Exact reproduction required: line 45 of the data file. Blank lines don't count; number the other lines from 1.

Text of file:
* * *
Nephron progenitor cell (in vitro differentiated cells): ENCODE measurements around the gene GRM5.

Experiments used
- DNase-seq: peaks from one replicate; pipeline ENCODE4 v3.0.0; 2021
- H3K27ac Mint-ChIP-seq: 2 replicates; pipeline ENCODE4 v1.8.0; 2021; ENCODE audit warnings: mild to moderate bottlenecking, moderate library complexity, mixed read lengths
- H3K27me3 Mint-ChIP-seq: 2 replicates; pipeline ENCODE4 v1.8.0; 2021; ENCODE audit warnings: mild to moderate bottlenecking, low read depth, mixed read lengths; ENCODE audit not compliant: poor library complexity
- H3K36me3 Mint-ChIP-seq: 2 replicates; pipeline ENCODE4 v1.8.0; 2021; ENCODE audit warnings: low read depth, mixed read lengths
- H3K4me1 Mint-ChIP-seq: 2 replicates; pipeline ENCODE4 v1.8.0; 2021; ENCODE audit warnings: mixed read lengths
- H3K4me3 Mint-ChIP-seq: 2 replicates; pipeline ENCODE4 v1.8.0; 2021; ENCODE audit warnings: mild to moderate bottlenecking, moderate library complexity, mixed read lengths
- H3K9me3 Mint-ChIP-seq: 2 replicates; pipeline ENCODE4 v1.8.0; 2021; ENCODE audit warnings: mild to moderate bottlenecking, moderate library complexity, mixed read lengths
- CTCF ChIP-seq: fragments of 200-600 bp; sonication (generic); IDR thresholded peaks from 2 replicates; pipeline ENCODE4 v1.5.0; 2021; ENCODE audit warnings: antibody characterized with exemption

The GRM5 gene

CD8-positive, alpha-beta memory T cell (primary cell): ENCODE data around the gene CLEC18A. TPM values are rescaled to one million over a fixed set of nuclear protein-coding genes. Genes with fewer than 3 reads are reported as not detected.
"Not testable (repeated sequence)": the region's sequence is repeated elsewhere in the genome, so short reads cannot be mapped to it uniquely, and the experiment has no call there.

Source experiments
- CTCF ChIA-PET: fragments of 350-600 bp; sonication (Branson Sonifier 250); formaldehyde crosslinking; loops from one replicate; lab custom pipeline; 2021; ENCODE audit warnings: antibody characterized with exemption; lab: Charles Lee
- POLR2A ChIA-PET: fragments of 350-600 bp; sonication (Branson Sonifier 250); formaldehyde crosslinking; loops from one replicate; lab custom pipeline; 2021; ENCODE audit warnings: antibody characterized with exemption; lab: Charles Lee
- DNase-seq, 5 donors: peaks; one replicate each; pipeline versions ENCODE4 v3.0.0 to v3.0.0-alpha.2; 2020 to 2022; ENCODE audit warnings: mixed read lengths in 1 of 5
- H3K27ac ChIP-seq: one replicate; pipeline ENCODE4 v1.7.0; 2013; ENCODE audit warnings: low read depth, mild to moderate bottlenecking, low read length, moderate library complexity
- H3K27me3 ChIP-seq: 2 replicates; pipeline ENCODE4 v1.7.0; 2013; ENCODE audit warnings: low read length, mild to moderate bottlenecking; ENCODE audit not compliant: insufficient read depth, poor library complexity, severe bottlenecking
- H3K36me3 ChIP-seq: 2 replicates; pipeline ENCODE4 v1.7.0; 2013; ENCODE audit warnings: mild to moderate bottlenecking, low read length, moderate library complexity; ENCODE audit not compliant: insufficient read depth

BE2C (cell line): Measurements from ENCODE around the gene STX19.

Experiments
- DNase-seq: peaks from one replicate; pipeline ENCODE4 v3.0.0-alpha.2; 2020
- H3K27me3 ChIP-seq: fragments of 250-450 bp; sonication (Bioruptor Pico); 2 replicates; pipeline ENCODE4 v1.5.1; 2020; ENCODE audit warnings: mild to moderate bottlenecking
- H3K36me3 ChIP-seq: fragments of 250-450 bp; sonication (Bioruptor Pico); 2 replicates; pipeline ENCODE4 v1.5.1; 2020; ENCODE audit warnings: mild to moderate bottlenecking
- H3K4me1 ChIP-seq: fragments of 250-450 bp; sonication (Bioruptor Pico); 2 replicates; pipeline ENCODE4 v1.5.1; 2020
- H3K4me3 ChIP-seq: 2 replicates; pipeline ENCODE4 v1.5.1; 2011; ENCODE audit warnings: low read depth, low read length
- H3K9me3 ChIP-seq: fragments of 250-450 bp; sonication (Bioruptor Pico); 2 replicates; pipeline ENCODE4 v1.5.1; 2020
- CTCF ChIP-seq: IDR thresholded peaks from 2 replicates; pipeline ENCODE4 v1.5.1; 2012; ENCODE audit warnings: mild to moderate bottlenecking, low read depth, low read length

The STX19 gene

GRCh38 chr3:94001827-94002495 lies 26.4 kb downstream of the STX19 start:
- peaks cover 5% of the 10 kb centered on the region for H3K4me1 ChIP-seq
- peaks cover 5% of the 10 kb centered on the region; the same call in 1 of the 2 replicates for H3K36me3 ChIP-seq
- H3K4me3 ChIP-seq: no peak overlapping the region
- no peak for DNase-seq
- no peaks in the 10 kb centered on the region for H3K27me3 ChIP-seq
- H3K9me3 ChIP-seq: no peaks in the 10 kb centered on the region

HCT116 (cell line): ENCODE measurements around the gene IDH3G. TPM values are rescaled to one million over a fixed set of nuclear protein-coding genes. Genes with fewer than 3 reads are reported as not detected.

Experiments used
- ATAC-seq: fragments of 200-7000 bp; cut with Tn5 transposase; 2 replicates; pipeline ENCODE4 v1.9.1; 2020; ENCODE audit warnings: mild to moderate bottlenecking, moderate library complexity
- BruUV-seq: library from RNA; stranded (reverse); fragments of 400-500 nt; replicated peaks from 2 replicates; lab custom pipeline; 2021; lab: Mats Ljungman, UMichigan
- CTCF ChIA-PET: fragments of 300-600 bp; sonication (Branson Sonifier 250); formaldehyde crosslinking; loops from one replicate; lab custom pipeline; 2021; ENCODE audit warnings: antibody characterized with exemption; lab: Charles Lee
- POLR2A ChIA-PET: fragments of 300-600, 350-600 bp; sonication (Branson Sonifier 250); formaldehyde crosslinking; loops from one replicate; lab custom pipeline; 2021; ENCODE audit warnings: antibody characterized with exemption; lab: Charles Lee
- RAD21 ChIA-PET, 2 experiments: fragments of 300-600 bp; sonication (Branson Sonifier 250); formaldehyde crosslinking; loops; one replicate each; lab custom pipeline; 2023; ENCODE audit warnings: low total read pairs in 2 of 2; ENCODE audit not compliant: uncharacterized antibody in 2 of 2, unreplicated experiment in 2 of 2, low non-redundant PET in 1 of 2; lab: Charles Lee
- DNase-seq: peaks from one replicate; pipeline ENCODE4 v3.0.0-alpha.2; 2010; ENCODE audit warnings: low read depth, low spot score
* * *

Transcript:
- DNase-seq: peaks from one replicate; pipeline ENCODE4 v3.0.0-alpha.2; 2010; ENCODE audit warnings: low read depth, low spot score